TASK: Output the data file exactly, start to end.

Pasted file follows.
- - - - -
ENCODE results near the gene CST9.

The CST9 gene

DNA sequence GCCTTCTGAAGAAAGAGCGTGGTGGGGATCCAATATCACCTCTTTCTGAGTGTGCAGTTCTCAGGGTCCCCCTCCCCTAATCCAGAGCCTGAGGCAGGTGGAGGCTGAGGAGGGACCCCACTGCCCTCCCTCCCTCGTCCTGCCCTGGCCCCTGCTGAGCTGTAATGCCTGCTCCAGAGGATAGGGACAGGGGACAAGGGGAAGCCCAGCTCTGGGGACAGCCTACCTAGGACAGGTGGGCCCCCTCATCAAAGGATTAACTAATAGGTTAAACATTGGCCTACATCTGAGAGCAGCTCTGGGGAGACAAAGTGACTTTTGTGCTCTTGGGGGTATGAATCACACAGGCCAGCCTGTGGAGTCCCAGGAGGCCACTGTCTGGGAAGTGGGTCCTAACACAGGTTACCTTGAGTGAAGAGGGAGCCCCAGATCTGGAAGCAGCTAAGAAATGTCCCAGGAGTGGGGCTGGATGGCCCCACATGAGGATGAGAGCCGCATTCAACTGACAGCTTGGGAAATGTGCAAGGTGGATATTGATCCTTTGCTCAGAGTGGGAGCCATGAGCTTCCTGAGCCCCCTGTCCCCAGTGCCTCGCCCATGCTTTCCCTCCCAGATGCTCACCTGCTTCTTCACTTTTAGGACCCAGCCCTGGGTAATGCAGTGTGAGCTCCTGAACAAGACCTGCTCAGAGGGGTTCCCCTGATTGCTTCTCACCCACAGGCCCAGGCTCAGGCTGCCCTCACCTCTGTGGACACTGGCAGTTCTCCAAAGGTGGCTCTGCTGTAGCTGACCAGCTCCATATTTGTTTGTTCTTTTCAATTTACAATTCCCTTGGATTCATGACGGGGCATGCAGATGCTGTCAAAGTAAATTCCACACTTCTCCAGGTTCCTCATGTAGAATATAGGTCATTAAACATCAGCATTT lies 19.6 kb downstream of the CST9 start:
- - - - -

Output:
ENCODE results near the gene CST9.

The CST9 gene

DNA sequence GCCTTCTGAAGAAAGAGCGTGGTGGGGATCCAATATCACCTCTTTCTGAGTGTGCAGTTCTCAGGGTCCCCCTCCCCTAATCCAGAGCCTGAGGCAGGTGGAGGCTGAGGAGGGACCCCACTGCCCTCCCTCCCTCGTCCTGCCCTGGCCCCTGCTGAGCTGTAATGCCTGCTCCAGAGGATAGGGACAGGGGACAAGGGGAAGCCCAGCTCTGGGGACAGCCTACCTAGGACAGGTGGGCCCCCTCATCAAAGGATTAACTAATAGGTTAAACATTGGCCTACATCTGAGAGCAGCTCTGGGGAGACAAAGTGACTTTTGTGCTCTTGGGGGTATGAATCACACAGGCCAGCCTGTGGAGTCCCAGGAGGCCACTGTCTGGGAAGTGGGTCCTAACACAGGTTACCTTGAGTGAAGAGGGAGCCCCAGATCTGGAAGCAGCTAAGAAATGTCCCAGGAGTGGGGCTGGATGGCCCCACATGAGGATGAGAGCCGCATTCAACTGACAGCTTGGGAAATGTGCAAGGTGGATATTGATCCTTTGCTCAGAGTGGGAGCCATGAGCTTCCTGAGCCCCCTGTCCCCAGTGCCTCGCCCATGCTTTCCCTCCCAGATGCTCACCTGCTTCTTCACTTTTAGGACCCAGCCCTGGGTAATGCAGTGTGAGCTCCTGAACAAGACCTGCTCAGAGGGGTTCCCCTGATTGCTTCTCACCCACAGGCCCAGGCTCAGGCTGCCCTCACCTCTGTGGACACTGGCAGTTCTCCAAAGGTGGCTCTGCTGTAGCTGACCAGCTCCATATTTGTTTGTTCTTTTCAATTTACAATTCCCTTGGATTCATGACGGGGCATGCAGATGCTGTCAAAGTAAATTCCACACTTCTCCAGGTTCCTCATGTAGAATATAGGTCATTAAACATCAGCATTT lies 19.6 kb downstream of the CST9 start: